Winter Musings

As one of the films surrounding the 1,000th movie event I discussed a few weeks ago, I recently watched Ingmar Bergman’s Winter Light. It is the 2nd in what he called the “Silence of God” trilogy. I haven’t seen the other two (Through a Glass Darkly and The Silence), but I was floored by Winter Light. The central character is a pastor who has lost his faith after the death of his wife, but who continues to go through the now-empty motions of leading services for his small congregation.

A few weeks before I watched it, a friend sent me an excellent essay on the film that appeared in the New Yorker last month, and I found myself returning to it after watching the movie. It’s a fascinating contemplation of what the author calls “the power of aesthetics to shape our lives.” I definitely recommend both the film and the essay. After the excerpt are shots of the two paintings referenced in the piece:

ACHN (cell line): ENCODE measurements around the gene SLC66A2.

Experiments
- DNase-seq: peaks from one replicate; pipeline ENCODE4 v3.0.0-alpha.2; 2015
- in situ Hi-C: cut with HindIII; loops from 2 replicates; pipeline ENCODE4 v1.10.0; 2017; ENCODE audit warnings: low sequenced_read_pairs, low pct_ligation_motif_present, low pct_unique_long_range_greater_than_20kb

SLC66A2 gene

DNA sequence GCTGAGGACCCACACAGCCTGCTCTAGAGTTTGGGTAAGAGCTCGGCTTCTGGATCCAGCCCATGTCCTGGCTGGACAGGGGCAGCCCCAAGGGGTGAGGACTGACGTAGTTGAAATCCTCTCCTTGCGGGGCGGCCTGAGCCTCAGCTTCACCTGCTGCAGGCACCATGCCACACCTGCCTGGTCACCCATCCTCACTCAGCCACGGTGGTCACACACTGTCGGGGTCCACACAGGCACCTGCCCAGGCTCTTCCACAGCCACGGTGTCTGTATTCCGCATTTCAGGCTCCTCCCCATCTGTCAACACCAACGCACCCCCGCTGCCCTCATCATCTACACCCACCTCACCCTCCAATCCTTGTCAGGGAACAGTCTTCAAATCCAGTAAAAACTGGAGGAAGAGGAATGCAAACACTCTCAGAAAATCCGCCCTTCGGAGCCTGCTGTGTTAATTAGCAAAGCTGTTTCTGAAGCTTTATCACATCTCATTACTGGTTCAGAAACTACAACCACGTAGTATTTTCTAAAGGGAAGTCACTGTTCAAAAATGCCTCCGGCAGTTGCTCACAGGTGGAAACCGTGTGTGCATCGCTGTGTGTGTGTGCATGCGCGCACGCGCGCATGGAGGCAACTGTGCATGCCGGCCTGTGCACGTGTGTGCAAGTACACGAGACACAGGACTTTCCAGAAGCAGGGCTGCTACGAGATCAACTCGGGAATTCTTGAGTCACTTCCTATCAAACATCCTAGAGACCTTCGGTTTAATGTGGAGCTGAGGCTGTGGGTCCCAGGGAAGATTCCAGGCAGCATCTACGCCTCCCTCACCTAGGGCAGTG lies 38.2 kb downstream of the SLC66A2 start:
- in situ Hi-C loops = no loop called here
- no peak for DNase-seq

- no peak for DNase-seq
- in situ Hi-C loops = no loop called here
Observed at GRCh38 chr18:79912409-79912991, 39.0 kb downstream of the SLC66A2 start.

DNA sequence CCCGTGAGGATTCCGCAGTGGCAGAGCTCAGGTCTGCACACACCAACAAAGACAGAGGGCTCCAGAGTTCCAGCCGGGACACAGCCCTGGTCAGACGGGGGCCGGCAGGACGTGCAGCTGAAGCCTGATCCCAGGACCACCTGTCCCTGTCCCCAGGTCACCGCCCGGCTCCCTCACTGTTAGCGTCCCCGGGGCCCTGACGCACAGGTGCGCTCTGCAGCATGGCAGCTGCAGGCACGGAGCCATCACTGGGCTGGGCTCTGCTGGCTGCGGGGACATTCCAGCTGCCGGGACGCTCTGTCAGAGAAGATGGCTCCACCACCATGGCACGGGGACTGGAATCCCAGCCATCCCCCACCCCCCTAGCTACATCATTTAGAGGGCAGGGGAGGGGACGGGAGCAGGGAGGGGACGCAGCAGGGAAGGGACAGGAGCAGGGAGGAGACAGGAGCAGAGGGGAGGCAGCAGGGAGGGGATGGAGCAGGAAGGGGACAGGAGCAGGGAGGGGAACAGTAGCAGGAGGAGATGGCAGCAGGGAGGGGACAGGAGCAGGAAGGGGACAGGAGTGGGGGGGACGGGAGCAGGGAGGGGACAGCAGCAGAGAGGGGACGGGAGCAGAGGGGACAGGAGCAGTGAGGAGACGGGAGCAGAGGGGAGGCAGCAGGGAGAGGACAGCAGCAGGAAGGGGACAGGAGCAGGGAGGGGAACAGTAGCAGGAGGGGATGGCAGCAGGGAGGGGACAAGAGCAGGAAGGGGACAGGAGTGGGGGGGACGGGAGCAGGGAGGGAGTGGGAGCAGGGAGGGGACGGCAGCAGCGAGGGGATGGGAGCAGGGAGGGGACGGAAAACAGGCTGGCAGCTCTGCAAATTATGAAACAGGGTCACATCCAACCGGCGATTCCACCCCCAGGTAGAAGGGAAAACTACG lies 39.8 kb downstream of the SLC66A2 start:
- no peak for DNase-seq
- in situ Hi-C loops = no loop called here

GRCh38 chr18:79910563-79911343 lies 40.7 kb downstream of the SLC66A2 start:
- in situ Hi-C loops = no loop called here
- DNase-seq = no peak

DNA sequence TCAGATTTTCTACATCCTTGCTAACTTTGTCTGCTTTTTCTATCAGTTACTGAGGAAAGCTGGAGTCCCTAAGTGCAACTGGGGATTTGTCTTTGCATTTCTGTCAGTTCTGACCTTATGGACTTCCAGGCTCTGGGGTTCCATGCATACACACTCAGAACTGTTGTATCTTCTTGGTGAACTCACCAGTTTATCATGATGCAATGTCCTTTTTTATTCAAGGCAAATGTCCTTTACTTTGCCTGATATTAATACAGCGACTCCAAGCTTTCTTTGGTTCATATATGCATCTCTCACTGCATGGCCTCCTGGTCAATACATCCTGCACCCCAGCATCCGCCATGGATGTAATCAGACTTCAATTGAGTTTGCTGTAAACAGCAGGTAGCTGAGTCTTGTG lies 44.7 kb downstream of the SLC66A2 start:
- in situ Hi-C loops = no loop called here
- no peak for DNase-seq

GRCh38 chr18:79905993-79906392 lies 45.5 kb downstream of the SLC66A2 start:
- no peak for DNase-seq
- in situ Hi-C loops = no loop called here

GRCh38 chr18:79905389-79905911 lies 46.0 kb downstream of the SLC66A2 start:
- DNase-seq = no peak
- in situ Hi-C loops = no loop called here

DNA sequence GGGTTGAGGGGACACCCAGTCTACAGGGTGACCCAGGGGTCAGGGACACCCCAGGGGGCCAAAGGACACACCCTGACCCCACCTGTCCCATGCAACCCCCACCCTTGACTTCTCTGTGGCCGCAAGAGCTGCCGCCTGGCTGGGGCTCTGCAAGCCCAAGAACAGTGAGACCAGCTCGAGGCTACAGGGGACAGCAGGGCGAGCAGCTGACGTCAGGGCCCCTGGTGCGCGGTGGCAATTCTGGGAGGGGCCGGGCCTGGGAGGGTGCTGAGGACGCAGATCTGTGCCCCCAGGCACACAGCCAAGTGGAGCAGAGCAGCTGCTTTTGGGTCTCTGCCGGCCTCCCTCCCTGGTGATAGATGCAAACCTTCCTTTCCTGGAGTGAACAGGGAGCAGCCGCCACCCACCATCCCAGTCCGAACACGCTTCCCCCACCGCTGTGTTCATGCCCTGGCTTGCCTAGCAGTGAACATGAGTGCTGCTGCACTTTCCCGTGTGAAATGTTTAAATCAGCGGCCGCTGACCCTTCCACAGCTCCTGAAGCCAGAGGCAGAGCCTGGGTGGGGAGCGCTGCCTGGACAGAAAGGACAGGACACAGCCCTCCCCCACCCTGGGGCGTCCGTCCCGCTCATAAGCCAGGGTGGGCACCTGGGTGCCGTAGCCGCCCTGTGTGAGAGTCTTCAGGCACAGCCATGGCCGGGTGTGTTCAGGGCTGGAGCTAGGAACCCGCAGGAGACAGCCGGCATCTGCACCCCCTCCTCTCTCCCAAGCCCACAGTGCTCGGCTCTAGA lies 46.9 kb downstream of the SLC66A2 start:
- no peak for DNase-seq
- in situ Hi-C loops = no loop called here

So what was on offer that night? Nothing of interest but a Bergman film, “Winter Light,” showing at a local church. I wasn’t a churchgoer, nor was Rob, but neither of us had seen the movie, and, after all, it was Bergman, and free, so we went.

The church was cold. There couldn’t have been more than twenty-five, thirty of us scattered around the pews in our overcoats and scarves. The minister, a rugged-looking man with a Northern accent, stood before the screen and welcomed us, said he looked forward to the discussion that would follow the film. He was direct and plain in his speech, without a trace of the fluty, elevated manner my English friends so loved to parody in their High Church chaplains. Before taking his seat, he bowed his head and asked us to join him in prayer. Rob and I exchanged arch glances: so this wasn’t quite free . . .

~ by Jared on July 11, 2008.

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